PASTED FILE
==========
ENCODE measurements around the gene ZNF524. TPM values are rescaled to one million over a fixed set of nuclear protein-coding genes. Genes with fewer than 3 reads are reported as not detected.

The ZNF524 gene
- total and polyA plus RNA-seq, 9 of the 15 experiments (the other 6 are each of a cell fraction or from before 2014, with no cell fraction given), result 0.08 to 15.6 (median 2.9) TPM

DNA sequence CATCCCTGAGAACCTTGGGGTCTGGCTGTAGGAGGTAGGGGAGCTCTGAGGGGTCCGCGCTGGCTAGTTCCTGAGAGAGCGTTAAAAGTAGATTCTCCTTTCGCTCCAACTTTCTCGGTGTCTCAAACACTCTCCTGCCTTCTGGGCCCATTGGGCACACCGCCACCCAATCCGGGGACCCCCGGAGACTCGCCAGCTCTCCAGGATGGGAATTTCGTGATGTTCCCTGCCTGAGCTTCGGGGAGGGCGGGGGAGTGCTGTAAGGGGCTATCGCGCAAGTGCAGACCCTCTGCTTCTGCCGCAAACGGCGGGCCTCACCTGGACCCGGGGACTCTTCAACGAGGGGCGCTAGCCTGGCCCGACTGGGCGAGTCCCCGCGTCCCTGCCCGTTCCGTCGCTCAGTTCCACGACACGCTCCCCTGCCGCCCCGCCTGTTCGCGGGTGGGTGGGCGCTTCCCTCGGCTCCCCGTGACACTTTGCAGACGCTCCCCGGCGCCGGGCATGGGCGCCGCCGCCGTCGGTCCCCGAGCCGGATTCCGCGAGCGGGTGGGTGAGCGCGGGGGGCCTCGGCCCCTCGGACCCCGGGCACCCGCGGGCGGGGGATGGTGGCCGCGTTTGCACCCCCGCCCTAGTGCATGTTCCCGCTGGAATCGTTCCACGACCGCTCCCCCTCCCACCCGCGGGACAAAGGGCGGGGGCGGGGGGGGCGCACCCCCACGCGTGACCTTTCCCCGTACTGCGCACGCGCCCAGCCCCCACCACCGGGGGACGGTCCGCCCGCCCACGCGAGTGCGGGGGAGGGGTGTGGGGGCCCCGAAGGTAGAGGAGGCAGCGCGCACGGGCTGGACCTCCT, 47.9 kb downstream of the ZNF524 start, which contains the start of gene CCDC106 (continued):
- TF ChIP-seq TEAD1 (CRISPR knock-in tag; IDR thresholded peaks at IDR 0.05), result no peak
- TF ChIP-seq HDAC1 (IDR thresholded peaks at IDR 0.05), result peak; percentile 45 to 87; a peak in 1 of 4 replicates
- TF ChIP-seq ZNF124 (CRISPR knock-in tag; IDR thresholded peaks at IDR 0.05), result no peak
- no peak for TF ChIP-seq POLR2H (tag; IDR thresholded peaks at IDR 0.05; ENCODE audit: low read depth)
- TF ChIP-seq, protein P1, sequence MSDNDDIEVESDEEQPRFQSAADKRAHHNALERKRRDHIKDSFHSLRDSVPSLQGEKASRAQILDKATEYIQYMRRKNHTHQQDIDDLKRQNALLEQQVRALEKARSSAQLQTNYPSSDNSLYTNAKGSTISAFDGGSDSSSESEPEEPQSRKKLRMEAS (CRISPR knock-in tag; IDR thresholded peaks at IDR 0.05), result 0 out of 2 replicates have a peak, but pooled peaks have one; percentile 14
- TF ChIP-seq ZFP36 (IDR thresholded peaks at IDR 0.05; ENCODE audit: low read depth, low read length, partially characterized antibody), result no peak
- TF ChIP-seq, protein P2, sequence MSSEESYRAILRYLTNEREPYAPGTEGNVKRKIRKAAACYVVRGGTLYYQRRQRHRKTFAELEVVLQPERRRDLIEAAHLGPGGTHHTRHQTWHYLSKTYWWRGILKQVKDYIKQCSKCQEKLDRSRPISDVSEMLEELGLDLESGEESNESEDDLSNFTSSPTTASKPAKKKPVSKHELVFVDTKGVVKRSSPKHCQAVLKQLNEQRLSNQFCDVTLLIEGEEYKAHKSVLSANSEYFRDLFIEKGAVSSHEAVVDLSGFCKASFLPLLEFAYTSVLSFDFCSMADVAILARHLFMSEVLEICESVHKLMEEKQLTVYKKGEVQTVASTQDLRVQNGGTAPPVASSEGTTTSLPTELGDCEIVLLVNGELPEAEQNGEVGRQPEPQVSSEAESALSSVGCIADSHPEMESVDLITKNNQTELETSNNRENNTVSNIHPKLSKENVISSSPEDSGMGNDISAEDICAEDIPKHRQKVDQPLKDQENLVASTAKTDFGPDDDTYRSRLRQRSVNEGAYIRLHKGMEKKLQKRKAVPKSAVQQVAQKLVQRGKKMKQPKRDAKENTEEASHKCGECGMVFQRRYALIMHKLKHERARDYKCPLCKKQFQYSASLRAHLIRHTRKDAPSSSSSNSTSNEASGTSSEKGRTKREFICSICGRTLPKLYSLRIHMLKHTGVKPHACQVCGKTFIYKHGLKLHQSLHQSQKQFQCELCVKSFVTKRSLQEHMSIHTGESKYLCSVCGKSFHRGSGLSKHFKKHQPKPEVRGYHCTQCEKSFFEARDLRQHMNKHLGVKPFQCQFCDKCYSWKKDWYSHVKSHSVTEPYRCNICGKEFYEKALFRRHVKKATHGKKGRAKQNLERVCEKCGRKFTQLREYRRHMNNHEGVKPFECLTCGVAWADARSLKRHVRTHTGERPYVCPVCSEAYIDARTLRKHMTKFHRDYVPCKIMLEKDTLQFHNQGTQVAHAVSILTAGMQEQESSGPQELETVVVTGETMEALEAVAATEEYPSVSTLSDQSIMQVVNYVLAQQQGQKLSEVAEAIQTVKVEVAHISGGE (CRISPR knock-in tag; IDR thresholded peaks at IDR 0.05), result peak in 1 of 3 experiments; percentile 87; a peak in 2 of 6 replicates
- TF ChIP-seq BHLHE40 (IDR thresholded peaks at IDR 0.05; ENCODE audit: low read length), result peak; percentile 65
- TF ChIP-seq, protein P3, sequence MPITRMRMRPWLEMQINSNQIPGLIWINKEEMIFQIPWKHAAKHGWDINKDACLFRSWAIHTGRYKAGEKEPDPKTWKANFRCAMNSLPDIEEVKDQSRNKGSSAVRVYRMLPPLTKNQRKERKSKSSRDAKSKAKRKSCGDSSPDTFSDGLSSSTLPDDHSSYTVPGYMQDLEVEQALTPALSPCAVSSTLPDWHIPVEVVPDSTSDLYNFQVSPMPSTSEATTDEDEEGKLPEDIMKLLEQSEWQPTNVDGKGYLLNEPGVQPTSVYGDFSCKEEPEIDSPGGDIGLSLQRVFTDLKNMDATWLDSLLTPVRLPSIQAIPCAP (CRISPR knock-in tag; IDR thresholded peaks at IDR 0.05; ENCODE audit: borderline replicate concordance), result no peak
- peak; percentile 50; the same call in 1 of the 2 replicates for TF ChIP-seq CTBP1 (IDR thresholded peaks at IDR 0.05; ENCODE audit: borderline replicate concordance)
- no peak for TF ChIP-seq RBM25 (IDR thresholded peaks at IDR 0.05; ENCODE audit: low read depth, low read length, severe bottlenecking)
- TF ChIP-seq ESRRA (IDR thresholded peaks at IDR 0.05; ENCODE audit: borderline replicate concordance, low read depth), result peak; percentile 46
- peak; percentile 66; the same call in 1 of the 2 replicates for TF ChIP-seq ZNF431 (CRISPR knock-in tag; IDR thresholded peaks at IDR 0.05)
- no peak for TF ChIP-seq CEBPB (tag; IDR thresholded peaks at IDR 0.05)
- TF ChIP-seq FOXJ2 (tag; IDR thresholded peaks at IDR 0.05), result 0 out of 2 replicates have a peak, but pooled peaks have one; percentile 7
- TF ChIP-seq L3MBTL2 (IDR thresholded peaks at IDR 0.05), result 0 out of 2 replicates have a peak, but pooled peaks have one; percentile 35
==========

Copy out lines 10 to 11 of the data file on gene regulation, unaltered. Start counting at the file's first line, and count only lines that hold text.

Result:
- TF ChIP-seq ZFP36 (IDR thresholded peaks at IDR 0.05; ENCODE audit: low read depth, low read length, partially characterized antibody), result no peak
- TF ChIP-seq, protein P2, sequence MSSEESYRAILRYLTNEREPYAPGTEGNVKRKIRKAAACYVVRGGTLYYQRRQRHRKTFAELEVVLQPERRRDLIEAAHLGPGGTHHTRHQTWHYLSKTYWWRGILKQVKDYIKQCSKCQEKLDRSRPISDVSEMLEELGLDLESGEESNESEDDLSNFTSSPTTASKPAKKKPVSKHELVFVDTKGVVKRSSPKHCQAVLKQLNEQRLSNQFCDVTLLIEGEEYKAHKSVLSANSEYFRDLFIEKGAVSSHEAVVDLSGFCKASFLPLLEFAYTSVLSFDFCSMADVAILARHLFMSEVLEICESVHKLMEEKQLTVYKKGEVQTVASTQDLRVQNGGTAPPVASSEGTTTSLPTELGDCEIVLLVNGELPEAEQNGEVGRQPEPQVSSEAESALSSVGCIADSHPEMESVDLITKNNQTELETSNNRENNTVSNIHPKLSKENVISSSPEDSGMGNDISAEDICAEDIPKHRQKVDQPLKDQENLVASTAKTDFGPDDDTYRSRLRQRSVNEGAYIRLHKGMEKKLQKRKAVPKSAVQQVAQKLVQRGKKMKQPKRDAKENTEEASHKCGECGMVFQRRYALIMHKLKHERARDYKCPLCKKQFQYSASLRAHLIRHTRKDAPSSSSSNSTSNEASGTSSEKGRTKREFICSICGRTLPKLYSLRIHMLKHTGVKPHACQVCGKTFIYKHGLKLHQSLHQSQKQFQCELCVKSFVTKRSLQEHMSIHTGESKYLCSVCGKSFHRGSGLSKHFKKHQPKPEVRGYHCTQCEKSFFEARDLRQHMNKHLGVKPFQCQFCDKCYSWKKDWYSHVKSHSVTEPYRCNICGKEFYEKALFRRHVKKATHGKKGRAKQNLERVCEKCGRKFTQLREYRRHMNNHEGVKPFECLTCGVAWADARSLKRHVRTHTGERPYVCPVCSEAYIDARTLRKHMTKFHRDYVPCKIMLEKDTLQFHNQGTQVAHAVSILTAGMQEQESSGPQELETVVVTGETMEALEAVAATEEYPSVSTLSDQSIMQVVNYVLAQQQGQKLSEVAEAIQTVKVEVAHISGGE (CRISPR knock-in tag; IDR thresholded peaks at IDR 0.05), result peak in 1 of 3 experiments; percentile 87; a peak in 2 of 6 replicates